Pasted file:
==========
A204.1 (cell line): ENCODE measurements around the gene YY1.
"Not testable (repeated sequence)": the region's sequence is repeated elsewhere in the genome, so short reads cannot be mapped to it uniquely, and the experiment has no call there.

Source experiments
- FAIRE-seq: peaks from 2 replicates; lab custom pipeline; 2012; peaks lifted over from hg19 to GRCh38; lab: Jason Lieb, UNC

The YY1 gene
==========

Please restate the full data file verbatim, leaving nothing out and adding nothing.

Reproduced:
A204.1 (cell line): ENCODE measurements around the gene YY1.
"Not testable (repeated sequence)": the region's sequence is repeated elsewhere in the genome, so short reads cannot be mapped to it uniquely, and the experiment has no call there.

Source experiments
- FAIRE-seq: peaks from 2 replicates; lab custom pipeline; 2012; peaks lifted over from hg19 to GRCh38; lab: Jason Lieb, UNC

The YY1 gene